The first Lab seminar of the spring semester convened on February 12, 2014, and was led by Edmond J. Safra Lab Fellows, Maryam Kouchaki, Yuval Feldman, and Elizabeth Doty. Titled, "Influencing Ethical Behavior in the Workplace," and "Revealing and Addressing Commitment Drift in Business," their presentations provided a comprehensive overview of their collaborative efforts to analyze and improve professional codes of conduct, as well as understand how businesses make and keep promises in the workplace. Also contributing to this research, but not in attendance, is Francesca Gino, Professor of Business Administration in the Negotiation, Organizations & Markets Unit at Harvard Business School. Though their research is preliminary, Kouchaki, Feldman, and Doty shared significant insights from empirical studies and textual analysis they have undertaken which demonstrates the impact language in ethical codes of conduct has in influencing and regulating employees' behavior in the workplace.
Feldman and Kouchaki began the Lab seminar by discussing why it is so critical to understand how codes of conduct come to be articulated by organizations and interpreted by employees. Explaining to the group that employees are more likely to read ethical codes of conduct than laws and regulations, and that there is an apparent dearth of research examining such codes, Feldman stressed the importance of analyzing the variation and salience of existing codes in order to design better ethical codes. Further, by creating awareness of psychological processes, such as that of bounded ethicality, defined as the systematic and predictable way in which humans can act unethically beyond their own awareness, institutions can strive to design better codes of conduct, which reduce wrongdoing. Feldman and Kouchaki then presented methods they have developed for discerning variance in the language of codes of conduct used by different organizations. In addition to this work, they explained how by running experimental Mechanical Turk studies that expose people to a variety of situations in which intuitions about what is ethically forbidden is ambiguous, they have begun to measure the effectiveness of codes of conduct. In particular, the research has addressed issues, such as should organizations use the word "we" or "employee" in codes of conduct? Further, what is most effective: codes of conduct that communicate a high level of trust in their employees to exercise discretion at their own will ("High Trust"), or a code that instills more oversight and dependence on consulting with compliance officers ("Low Trust"). Though the team's research is ongoing, preliminary findings from the Mechanical Turk studies reveal more positive outcomes associated with corporate codes of conduct that communicate "High Trust" in their employees. At this point in the discussion, one participant of the Lab voiced concern over whether employees even bother to read codes of conduct. Feldman acknowledged this as a legitimate concern, and explained that prioritizing the amount of information communicated in codes of conduct is something the research will address.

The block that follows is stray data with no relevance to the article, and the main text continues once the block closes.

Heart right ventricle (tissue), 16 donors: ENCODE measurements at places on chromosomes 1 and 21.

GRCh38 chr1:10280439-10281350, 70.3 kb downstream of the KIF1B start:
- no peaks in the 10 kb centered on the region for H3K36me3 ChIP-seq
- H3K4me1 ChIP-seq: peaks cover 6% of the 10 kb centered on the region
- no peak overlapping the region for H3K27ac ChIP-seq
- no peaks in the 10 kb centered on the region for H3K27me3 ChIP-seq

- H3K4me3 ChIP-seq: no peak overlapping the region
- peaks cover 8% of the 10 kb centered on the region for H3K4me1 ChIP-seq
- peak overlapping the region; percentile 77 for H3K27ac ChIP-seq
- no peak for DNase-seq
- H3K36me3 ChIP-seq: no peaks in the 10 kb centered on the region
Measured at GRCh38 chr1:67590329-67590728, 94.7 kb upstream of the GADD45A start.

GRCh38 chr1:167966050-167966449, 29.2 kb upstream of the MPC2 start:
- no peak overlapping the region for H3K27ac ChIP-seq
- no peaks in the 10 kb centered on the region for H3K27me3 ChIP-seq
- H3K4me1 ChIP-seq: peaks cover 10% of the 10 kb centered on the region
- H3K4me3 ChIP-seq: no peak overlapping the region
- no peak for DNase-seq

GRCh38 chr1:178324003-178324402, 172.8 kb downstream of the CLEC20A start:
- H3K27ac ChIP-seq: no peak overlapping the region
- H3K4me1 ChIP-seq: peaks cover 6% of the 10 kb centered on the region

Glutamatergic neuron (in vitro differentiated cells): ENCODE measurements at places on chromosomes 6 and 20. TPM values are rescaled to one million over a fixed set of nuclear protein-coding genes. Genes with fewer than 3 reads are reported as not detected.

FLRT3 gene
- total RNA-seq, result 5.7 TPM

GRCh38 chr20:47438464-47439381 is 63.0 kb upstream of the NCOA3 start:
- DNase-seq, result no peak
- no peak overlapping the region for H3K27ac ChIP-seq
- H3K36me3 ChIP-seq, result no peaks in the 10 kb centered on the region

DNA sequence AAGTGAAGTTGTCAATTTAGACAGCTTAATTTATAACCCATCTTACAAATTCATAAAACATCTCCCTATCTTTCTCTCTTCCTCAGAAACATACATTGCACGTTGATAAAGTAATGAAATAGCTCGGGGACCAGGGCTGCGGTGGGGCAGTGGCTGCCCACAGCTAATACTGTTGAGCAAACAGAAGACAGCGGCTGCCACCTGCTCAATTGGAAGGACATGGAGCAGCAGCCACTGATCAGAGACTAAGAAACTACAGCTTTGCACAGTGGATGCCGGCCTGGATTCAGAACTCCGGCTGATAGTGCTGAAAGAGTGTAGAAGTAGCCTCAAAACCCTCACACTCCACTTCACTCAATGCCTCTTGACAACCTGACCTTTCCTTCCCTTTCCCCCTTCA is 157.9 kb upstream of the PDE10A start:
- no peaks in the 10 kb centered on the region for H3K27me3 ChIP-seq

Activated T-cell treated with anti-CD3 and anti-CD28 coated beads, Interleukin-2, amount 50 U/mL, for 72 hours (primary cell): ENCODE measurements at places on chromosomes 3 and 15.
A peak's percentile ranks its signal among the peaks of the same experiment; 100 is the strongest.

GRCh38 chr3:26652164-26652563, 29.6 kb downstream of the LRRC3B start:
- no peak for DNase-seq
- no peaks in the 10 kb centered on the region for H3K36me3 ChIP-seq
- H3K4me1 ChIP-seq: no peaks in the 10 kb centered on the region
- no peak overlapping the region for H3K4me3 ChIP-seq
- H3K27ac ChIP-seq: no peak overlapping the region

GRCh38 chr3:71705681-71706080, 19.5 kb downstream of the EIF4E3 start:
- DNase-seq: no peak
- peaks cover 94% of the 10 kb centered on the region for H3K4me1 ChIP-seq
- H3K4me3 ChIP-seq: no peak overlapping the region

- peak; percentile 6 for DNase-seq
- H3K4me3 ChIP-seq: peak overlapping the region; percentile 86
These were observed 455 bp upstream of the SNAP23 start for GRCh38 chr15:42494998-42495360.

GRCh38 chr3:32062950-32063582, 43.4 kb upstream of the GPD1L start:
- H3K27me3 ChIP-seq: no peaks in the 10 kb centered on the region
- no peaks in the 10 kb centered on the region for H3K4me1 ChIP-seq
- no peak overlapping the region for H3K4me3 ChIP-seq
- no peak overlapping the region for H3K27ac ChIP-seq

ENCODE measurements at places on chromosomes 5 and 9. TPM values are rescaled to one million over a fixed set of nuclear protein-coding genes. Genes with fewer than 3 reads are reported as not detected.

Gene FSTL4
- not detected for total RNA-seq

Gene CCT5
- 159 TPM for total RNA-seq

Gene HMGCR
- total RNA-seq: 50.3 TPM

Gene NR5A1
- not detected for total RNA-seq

Continuing on with the presentation, Elizabeth Doty presented research on commitment drift in corporate settings. Specifically, she discussed the development of an employee survey and commitment drift scorecard pilot program, which she has facilitated at an anonymous fortune 500 company. She then highlighted the ways in which these tools and methods can help organizations recognize and address commitment drift and wrongdoing. Much of her presentation centered on the significance of promises made within organizations, as keeping promises is generally held as an intuitive baseline for integrity. Her perspective is that many business professionals value keeping promises and there are many business payoffs from keeping promises, but, in practice, business commitments frequently "drift". In her pilot study, she is experimenting with whether a scorecard/survey process creates awareness, motivation and improvement in making and keeping promises, and beginning a qualitative study to better understand the challenges and enablers of keeping organizational commitments. In recounting the case study, some participants reminded us of the potential for enormous gaps between espoused commitments and actual behavior. One of the most important questions during the discussion was whether systematically creating the conditions for poor coordination counted as incompetence or institutional corruption.
Two themes that ran through the entire presentation were the challenges of implementation and limited attention. So much is dependent on what actual leaders say and do in the moment, which influence the salience of structures such as codes of conduct. And often, important message regarding commitments, ethics, etc are swamped by other messages, leading to overload or dilution.
In summary, the Lab seminar provided an intriguing starting point for the semester, as institutional corruption was discussed in the context of organizational and institutional ethics. Finally, participants of the Lab were eager to discuss how subtle social and environmental cues can affect one's moral compass.
-Summary composed by Joseph Hollow